ST. LOUIS (Reuters) - Top U.S. and European central bank officials agreed on Wednesday their institutions must withdraw some of the extraordinary support they provided to help their respective economies recover from a deep crisis.
"The economy has come in stronger than we anticipated at the time of the November decision to embark on (a $600 billion bond buying program)," St. Louis Federal Reserve Bank President James Bullard told reporters. "My own thoughts and the thoughts of the committee will naturally turn toward ... exit strategy."
Speaking at the same media conference, a top European central banker said improvements in the euro zone suggest a need to continue steps to steer monetary policy away from its ultra-supportive path.
"With the economy doing much better and with financial markets improving, actually the stance of monetary policy has become more expansionary," ECB Governing Council member Axel Weber said.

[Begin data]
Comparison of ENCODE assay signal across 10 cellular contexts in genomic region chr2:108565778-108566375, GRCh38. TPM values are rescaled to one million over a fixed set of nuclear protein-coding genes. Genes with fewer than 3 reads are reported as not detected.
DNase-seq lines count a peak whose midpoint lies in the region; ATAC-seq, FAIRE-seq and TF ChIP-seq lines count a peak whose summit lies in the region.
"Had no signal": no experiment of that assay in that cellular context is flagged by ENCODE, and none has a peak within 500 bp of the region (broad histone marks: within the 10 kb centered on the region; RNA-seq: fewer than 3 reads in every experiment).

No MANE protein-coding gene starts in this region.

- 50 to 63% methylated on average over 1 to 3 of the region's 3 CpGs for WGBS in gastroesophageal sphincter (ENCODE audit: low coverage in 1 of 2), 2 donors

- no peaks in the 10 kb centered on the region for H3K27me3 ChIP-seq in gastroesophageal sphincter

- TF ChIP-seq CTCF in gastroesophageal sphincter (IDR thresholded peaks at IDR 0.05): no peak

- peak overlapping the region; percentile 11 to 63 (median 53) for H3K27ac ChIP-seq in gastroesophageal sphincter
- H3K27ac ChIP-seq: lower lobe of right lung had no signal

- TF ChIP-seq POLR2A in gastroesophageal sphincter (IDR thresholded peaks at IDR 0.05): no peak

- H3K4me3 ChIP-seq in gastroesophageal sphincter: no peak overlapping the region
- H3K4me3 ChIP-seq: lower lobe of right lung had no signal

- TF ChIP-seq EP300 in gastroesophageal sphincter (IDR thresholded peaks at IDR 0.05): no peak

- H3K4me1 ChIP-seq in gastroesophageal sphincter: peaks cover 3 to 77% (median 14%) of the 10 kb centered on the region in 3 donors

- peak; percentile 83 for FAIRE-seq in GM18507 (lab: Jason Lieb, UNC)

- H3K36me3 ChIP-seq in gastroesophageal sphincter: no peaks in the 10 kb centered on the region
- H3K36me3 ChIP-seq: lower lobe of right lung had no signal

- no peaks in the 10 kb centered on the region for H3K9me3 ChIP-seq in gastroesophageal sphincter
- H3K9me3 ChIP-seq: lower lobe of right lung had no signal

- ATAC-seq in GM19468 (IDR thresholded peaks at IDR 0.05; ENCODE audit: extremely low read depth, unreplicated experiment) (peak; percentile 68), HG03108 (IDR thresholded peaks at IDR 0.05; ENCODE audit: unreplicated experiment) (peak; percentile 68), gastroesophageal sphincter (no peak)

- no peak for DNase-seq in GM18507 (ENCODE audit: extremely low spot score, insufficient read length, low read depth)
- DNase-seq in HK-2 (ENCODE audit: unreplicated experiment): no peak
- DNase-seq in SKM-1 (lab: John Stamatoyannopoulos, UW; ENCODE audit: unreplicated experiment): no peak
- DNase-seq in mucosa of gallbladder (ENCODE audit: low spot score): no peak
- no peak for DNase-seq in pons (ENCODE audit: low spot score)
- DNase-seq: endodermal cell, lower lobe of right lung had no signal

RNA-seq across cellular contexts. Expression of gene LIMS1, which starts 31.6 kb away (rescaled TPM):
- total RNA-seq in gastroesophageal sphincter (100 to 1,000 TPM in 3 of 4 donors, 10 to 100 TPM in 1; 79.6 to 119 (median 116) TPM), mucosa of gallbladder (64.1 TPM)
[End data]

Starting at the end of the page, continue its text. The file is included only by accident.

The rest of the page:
"If these trends continue, further policy normalization is warranted," he said. The policymakers spoke to media before a speech by Weber.
How many more rate moves that implies for the ECB -- which raised benchmark borrowing costs last week -- will be driven by how economic developments play out, he said.
"The overall outcome for the euro area ... is unclear at this point and we would be wise to look at the data coming in," he said. "But if things continue along our projections, which is our working hypothesis, then I think some further policy normalization this year is warranted," Weber said.
(Editing by Dan Grebler)